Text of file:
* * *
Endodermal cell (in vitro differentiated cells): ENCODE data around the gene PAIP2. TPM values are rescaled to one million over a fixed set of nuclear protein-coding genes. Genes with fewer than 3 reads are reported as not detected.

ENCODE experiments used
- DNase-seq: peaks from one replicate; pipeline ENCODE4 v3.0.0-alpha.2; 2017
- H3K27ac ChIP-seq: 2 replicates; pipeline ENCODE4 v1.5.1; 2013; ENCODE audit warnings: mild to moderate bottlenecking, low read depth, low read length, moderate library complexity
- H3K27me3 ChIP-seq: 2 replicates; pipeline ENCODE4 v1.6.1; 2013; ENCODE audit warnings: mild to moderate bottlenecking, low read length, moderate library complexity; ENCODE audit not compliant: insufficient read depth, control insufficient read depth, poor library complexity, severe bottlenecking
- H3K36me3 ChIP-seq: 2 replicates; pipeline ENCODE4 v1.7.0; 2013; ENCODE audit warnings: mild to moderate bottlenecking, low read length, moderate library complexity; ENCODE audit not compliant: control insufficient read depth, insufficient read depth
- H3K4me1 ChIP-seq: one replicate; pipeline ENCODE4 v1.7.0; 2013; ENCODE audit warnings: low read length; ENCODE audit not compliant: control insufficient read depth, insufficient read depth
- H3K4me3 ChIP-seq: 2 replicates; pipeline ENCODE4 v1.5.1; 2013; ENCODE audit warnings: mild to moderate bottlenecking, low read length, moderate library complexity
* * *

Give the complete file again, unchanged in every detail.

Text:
Endodermal cell (in vitro differentiated cells): ENCODE data around the gene PAIP2. TPM values are rescaled to one million over a fixed set of nuclear protein-coding genes. Genes with fewer than 3 reads are reported as not detected.

ENCODE experiments used
- DNase-seq: peaks from one replicate; pipeline ENCODE4 v3.0.0-alpha.2; 2017
- H3K27ac ChIP-seq: 2 replicates; pipeline ENCODE4 v1.5.1; 2013; ENCODE audit warnings: mild to moderate bottlenecking, low read depth, low read length, moderate library complexity
- H3K27me3 ChIP-seq: 2 replicates; pipeline ENCODE4 v1.6.1; 2013; ENCODE audit warnings: mild to moderate bottlenecking, low read length, moderate library complexity; ENCODE audit not compliant: insufficient read depth, control insufficient read depth, poor library complexity, severe bottlenecking
- H3K36me3 ChIP-seq: 2 replicates; pipeline ENCODE4 v1.7.0; 2013; ENCODE audit warnings: mild to moderate bottlenecking, low read length, moderate library complexity; ENCODE audit not compliant: control insufficient read depth, insufficient read depth
- H3K4me1 ChIP-seq: one replicate; pipeline ENCODE4 v1.7.0; 2013; ENCODE audit warnings: low read length; ENCODE audit not compliant: control insufficient read depth, insufficient read depth
- H3K4me3 ChIP-seq: 2 replicates; pipeline ENCODE4 v1.5.1; 2013; ENCODE audit warnings: mild to moderate bottlenecking, low read length, moderate library complexity